Tracie B snapped the above pic of me using my Blackberry the other night, when she came home with an open bottle of Banfi 2004 Brunello di Montalcino in her wine bag (when not otherwise occupied being knock-out gorgeous, Tracie B works as a sale representative for a behemoth mid-west and southeastern U.S. wine and spirits distributor).
The moment of truth had arrived: it was time for me to taste the wine with my dinner of Central Market rotisserie chicken, salad, and potatoes that Tracie B had roasted in her grandmother’s iron skillet.
The wine was clear and bright in the glass and had bright acidity and honest fruit flavor. The tannin, while present, was not out of balance and the wine had a slightly herbaceous note in the finish that might not please lovers of modern-style wines but that I enjoy. If ever there were a wine made with 100% Sangiovese grapes, I would say this were one — tasted covertly or overtly.
According to WineSearcher.com, the average retail price for this wine in the U.S. is $65. I can’t honestly say that I recommend the wine: it’s not a wine that I personally look for at that price point. I did not find this to be a great or original or terroir-driven wine but I will say that it is an honest expression of Sangiovese from Montalcino.
Anyone who reads my blog (or follows news from the world of Italian wine), knows that Banfi has been the subject of much controversy over the last year and a half. But fair is fair and rules are rules and I cannot conceal that I enjoyed the 04 Brunello by Banfi. (Btw, Italian Wine Guy, who is Glazer’s Italian Wine Director, recently posted on 04 Brunello, including a YouTube of Banfi media director Lars Leight speaking on the winery’s current releases at a wine dinner in Dallas.)
Above: Facing south from Il Poggione’s vineyards below Sant’Angelo in Colle, looking toward Mt. Amiata.
Despite the will of some marketers to make us think otherwise, 2004 was not an across-the-board great vintage in Montalcino. In my experience with the wines so far, only those with the best growing sites were able to make great wines in the classic style of Montalcino and wines that really taste like Montalcino.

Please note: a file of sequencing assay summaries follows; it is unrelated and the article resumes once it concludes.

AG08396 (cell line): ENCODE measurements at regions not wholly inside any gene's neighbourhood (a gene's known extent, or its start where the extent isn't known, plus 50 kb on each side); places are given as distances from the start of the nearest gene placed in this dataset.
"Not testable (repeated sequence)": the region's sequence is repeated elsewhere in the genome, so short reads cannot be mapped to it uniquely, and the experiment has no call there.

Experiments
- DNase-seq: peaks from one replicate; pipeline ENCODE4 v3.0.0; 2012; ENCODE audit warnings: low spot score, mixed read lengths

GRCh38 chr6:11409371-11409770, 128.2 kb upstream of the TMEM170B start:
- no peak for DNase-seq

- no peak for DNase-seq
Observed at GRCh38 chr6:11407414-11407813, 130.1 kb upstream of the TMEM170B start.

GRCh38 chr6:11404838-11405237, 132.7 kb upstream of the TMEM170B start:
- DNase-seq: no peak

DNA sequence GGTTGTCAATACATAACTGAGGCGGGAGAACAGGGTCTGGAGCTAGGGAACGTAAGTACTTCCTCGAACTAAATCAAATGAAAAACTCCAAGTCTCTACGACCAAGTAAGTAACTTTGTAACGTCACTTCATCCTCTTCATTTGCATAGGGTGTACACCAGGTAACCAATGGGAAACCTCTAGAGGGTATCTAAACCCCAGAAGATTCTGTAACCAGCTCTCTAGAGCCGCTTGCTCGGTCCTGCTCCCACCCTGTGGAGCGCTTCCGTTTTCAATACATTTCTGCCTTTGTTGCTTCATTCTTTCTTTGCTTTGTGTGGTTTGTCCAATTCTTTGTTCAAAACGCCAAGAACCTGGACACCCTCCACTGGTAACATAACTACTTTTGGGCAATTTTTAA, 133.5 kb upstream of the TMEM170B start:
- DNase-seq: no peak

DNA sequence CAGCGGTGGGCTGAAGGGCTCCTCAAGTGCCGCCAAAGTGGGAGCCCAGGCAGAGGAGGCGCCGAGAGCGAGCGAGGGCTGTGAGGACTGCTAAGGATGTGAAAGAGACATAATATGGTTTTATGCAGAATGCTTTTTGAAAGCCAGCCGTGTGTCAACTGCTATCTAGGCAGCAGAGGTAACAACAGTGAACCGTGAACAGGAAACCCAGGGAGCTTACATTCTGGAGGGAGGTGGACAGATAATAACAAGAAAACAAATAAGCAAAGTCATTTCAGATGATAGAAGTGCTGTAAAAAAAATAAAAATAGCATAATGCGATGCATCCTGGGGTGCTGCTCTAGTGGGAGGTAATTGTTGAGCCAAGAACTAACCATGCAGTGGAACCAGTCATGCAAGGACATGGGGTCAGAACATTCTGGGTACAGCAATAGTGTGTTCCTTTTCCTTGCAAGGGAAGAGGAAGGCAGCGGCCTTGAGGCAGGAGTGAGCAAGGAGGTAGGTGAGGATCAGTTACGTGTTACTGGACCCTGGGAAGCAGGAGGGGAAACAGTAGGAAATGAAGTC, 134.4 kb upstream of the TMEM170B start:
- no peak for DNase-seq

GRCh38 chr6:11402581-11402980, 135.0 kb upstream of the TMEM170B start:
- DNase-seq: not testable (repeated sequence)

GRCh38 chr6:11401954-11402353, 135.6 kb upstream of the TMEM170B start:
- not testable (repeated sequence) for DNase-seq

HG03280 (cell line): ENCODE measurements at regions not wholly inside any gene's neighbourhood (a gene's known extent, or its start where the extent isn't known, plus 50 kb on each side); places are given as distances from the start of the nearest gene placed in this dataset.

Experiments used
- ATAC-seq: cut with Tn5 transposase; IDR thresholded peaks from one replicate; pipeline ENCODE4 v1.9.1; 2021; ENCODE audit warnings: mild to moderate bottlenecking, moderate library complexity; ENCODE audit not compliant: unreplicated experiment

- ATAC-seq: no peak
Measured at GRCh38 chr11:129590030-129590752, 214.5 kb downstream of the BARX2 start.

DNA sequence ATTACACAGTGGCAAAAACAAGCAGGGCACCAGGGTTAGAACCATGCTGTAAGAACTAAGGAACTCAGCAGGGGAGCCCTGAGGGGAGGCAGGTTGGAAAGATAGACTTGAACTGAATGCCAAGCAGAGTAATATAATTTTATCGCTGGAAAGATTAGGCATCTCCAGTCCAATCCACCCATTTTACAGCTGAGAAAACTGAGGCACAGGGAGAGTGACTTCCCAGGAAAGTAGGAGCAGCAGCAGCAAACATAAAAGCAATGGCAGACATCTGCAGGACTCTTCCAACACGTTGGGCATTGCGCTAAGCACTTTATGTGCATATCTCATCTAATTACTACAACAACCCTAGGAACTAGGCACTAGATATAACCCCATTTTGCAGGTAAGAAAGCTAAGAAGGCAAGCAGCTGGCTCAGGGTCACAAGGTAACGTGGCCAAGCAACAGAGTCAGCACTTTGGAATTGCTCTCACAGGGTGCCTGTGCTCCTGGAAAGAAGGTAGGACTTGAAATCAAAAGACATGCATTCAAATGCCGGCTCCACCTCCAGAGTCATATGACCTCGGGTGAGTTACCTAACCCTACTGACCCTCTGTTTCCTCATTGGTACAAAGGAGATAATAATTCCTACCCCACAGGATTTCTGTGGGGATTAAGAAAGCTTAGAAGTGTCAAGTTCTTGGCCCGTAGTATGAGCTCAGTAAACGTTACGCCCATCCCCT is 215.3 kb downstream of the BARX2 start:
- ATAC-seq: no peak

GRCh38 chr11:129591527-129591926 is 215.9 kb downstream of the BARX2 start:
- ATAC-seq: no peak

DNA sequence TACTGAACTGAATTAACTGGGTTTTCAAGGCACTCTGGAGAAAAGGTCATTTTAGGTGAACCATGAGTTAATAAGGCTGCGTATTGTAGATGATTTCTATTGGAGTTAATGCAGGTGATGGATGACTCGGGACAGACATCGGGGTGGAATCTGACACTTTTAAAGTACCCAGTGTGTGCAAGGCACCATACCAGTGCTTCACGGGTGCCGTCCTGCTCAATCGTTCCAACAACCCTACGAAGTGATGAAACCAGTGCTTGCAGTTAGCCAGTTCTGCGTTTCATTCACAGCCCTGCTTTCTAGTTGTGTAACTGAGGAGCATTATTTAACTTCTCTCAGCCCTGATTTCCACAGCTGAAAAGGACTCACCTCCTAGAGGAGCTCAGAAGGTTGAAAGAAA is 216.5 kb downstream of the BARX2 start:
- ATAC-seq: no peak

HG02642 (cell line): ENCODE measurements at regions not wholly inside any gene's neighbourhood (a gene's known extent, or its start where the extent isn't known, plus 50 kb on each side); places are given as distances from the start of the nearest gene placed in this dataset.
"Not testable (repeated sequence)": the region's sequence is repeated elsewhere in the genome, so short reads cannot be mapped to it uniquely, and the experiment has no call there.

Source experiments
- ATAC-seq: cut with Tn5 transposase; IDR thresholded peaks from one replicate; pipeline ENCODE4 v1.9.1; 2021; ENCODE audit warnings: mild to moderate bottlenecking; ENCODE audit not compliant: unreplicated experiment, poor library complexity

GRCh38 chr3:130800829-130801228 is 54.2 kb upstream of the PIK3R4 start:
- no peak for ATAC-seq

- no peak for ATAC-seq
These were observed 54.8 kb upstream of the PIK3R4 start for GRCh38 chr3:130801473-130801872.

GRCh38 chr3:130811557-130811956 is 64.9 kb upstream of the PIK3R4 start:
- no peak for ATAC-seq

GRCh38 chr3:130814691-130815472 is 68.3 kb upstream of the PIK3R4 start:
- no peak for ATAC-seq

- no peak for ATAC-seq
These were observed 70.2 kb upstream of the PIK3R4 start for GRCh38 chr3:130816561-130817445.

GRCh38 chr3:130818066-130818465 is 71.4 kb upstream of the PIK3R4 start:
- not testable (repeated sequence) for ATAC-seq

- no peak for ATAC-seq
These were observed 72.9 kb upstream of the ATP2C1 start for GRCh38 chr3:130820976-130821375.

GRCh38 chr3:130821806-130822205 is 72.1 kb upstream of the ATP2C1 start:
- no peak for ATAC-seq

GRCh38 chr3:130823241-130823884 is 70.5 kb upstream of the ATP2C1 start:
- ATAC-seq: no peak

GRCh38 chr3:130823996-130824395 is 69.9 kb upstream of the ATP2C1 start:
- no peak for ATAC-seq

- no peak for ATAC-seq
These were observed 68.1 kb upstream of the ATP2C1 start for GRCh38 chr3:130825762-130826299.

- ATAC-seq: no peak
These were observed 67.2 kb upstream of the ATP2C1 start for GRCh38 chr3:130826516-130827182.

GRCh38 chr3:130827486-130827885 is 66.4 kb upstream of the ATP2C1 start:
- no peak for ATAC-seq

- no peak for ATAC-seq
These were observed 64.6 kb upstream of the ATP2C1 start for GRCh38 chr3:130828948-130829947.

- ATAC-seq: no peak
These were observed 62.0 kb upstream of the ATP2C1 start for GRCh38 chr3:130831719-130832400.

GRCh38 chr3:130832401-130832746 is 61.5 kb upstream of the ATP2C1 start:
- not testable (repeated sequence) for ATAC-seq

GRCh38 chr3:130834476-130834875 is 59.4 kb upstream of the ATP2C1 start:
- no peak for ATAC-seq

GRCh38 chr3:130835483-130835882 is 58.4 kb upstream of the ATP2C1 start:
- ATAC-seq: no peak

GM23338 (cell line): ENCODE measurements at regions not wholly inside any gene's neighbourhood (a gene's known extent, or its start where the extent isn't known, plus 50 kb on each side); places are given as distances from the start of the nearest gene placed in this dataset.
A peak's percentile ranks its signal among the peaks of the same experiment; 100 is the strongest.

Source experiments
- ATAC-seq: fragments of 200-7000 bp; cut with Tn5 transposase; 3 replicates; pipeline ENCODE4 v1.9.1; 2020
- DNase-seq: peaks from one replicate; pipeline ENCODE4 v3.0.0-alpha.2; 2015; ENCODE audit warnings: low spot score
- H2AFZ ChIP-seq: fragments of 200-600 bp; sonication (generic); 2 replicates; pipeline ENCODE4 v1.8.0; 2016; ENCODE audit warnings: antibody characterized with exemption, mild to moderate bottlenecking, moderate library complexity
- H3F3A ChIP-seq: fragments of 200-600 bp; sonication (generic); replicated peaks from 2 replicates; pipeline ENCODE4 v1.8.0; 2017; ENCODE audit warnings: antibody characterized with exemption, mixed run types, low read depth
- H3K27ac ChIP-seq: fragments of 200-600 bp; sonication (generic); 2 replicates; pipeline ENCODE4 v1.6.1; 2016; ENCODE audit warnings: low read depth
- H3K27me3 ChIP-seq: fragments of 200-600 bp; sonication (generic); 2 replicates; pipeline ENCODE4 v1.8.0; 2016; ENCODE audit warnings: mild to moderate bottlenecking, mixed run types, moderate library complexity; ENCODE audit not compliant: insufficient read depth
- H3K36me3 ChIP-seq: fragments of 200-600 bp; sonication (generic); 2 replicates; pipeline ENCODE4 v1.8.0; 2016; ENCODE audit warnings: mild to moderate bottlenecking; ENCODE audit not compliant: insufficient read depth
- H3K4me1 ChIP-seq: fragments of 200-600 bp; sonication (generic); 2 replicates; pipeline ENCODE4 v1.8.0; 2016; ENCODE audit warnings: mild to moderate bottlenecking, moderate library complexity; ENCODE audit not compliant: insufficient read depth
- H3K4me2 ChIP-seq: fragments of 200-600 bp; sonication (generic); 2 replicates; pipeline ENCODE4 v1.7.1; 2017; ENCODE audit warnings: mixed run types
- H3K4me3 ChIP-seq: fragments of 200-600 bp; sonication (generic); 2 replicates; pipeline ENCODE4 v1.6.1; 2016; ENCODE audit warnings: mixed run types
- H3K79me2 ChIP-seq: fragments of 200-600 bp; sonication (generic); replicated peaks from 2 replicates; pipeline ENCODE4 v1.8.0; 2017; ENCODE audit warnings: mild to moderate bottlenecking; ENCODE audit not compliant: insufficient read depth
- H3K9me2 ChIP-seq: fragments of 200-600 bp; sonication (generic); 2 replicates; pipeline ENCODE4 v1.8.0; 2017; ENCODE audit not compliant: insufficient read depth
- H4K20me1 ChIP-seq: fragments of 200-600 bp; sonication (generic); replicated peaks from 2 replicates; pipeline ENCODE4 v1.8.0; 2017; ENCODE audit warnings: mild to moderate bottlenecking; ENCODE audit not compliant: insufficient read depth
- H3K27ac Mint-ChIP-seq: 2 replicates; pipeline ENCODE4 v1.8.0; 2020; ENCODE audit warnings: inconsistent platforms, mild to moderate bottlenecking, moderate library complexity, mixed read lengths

Btw, in all fairness, it’s important to note that the Banfi vineyards lie — to my knowledge — primarily in the southwest subzone of the appellation, one of the historic growing areas for great Sangiovese. When you drive south from Sant’Angelo in Colle, you see signs for the Banfi vineyards on the right. Earlier this year, my friend Ale over at Montalcino Report posted this excellent series on understanding the terroir of Montalcino using Google Earth. It’s one of the best illustrations of why the wines from that part of the appellation are always among the best, even in difficult years. (Ale’s killer Il Poggione 04 Brunello, which I tasted for the first time at Vinitaly in April, received such glowing praise from one of the world’s greatest wine writers that it caused near pandemonium in the market, prompting wine sales guru Jon Rimmerman to write that it “may be the most offered/reacted to wine I’ve ever witnessed post-Wine Advocate review.”)
Above: Facing north in Il Poggione’s vineyards, looking at the village of Sant’Angelo in Colle (literally, Sant’Angelo “on the hill”).
Franco recently tasted 93 bottlings of 04 Brunello at the offices of The World of Fine Wine in London and wrote of his disappointment with the wines delivered by even some of the top producers. Here are Franco’s top picks and straight-from-the-hip notes, posted at VinoWire.
In other news…
One of the greatest moments of personal fulfillment in my life was when my band NN+’s debut album reached #6 in the college radio charts so I guess that stranger things have happened: a colleague in Italy emailed me last week to let me know that my blog Do Bianchi was ranked #9 in the official (?) list of “top wine blogs.” Who knew?
Thanks, everyone, for taking the time to read Do Bianchi. The blog has been such a rewarding experience for me and it means so much to me that there are people out there who enjoy it.